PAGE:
Sipa Press Files for Bankruptcy
News photo agency Sipa Press has filed for bankruptcy in Paris, following the bankruptcy of its parent company in Germany in October. The fate of the photo agency–including the possibility of liquidation–will be decided by a French court on December 6, according to Le Journal de la Photographie.
Sipa, which was founded in 1973 and is currently the French distributor for Associated Press, Rex Features and other international agencies, was acquired in July 2011 by DAPD, a German media company. DAPD was established in 2010 with ambitions to compete against more established news services in France and Germany. In addition to the Sipa Press acquisition, DAPD had launched two other companies–Sipa News, a wire service providing both news reports and photos, and French Language Service (FLS), a French-language wire service staffed by journalists formerly with Associated Press in France.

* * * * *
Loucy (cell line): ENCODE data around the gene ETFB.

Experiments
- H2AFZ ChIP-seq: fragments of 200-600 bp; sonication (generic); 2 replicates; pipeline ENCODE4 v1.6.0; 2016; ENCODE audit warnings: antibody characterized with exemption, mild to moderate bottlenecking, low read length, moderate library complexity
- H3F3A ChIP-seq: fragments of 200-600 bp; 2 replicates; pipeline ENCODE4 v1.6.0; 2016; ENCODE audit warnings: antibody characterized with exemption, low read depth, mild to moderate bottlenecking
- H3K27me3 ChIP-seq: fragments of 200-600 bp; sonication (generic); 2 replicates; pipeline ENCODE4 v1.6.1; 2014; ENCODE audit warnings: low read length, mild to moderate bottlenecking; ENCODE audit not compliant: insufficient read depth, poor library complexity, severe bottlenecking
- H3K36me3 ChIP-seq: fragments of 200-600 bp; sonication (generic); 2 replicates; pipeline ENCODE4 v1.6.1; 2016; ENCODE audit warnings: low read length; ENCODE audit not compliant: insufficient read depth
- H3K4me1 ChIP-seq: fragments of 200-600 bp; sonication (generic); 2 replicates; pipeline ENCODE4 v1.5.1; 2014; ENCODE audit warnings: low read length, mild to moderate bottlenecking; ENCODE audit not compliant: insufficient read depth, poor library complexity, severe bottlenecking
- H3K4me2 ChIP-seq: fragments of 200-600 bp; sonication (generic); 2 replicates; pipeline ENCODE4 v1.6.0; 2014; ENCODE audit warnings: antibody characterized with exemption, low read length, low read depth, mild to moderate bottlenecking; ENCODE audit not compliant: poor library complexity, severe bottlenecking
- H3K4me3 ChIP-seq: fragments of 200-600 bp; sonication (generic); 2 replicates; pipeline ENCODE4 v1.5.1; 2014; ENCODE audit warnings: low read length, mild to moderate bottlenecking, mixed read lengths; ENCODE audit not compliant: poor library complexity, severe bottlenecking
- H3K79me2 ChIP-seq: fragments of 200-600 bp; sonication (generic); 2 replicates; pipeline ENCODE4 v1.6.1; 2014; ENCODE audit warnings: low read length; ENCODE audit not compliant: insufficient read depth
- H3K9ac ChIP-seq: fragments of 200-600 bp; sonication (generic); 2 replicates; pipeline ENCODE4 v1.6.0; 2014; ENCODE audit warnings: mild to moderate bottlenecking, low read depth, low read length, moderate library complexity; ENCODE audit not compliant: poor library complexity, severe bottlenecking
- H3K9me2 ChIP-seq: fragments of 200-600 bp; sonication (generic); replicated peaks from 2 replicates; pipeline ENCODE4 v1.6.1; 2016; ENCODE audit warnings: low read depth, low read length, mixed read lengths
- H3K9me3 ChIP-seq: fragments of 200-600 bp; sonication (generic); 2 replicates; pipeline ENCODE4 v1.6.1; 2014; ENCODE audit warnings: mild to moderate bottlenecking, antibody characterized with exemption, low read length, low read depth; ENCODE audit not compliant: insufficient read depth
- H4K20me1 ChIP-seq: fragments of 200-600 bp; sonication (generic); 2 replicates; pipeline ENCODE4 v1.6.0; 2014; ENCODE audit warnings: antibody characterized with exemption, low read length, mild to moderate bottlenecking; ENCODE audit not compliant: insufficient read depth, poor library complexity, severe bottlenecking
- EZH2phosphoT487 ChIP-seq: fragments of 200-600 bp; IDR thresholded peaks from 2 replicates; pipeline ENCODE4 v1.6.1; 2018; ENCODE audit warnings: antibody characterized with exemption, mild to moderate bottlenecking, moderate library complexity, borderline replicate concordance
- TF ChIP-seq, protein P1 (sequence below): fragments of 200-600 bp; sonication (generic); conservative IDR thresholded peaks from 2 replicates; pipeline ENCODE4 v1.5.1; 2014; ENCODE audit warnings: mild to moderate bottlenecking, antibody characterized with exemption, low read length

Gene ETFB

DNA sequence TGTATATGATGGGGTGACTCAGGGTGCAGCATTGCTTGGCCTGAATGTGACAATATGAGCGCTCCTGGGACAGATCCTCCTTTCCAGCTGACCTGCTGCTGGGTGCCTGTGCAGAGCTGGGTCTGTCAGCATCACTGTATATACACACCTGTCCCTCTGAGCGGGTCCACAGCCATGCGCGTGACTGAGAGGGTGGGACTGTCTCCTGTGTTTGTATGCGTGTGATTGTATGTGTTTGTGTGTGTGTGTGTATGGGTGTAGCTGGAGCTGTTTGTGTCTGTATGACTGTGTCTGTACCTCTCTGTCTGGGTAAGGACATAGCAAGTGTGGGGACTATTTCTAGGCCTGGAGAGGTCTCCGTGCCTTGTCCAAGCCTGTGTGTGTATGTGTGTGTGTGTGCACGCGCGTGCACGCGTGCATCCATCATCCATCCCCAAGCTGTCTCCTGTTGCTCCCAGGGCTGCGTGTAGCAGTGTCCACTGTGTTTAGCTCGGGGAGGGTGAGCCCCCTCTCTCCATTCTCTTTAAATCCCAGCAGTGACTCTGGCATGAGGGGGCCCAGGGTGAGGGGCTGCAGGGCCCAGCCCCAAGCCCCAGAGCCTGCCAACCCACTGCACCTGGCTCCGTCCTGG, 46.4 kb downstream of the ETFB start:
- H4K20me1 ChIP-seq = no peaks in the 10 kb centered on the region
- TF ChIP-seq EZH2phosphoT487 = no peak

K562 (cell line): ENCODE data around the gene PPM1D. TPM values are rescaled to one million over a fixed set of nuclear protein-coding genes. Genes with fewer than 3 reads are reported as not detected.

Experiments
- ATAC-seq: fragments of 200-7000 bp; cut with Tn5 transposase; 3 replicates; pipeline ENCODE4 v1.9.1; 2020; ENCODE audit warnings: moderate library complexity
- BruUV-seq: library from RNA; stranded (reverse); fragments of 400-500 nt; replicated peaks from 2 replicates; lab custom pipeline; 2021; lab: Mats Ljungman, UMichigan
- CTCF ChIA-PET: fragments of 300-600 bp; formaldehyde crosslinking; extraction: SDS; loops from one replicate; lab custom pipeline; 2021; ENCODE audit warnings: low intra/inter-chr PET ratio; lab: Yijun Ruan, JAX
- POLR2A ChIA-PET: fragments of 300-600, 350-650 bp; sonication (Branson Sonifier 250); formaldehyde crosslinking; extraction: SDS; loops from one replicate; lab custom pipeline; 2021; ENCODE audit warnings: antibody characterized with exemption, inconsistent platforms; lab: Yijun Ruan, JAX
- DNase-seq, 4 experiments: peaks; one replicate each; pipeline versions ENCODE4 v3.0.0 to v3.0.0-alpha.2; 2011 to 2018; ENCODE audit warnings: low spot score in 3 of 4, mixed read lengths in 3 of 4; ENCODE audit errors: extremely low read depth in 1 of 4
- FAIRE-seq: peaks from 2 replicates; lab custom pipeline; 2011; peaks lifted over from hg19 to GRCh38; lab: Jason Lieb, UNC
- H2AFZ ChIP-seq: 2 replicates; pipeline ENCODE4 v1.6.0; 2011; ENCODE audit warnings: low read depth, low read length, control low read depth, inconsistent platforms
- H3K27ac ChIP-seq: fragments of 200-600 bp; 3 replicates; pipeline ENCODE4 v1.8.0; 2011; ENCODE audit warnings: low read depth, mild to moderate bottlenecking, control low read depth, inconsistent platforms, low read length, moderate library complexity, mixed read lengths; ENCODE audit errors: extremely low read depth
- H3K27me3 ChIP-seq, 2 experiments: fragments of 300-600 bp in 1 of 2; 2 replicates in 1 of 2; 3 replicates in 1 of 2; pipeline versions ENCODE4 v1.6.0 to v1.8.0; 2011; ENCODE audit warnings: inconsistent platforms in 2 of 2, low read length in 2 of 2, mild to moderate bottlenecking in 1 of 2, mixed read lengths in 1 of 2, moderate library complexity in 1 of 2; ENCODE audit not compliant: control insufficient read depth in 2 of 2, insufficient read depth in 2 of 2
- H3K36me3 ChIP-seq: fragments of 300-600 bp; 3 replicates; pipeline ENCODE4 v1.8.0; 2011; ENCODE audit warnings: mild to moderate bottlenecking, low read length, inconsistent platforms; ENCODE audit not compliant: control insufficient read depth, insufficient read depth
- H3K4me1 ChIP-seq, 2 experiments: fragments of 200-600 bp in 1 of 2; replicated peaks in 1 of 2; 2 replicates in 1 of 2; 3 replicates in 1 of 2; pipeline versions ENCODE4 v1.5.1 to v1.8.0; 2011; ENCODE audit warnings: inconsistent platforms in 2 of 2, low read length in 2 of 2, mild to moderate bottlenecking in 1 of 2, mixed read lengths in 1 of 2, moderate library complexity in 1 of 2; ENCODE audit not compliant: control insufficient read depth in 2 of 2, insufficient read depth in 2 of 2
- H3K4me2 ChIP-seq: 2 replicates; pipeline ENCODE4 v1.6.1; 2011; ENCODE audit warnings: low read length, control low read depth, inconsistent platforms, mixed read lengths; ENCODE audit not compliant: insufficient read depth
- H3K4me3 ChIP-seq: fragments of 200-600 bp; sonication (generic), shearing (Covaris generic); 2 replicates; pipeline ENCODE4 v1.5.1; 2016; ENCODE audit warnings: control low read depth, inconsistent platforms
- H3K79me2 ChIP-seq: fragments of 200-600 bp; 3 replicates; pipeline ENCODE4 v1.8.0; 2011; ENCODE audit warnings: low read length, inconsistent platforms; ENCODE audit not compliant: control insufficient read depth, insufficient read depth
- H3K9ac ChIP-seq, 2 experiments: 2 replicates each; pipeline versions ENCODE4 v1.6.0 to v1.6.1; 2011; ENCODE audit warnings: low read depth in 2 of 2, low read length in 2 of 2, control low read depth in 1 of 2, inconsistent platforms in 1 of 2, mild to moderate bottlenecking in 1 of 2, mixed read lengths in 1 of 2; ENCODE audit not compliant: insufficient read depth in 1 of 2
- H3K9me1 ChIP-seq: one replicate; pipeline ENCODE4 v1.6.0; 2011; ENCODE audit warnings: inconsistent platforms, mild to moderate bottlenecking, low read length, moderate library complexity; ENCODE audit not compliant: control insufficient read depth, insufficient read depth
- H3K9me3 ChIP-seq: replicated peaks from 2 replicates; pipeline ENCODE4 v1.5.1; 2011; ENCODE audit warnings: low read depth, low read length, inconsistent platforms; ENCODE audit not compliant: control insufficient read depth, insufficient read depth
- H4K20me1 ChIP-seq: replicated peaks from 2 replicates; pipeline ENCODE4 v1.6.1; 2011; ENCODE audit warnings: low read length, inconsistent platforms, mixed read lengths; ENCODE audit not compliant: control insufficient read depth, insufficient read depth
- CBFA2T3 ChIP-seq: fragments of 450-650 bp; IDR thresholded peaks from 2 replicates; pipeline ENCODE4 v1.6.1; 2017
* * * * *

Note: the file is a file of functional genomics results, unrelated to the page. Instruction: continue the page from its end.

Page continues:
But DAPD ran out of money, and declared bankruptcy in Berlin on October 2. DAPD was one of eight subsidiaries of a larger holding company– HQTA AG–that ran short of cash and declared bankruptcy at the same time. Three hundred employees were affected. The German government has stepped in to pay their salaries, and HQTA says it will lay off 100 employees by December 1.
Meanwhile, the bankruptcy of DAPD left Sipa Press, Sipa News and FLS without enough money to operate, forcing DAPD’s representative in France to declare bankruptcy on behalf of the Sipa group and its owners, according to the report in Le Journal de Photographie. The 127 employees of the three companies have been told their November salaries will be cut in half, and paid in mid-December.
Le Journal de Photographie speculates that Sipa Press will be put under receivership (court-appointed management) and reorganized, while Sipa News is likely to be liquidated.
Sipa Press was launched in 1973 by Goksin Sipahioglu. Along with Gamma and Sygma, it was part of a triumvirate of once-legendary French picture agencies. But all three agencies fell on hard times during the 1990s because of changing technology and markets. Sygma was acquired by Corbis, but was eventually liquidated. Gamma merged with Rapho, another French photo agency, and is now part of an consortium called Eyedea, which was rescued from bankruptcy in 2010.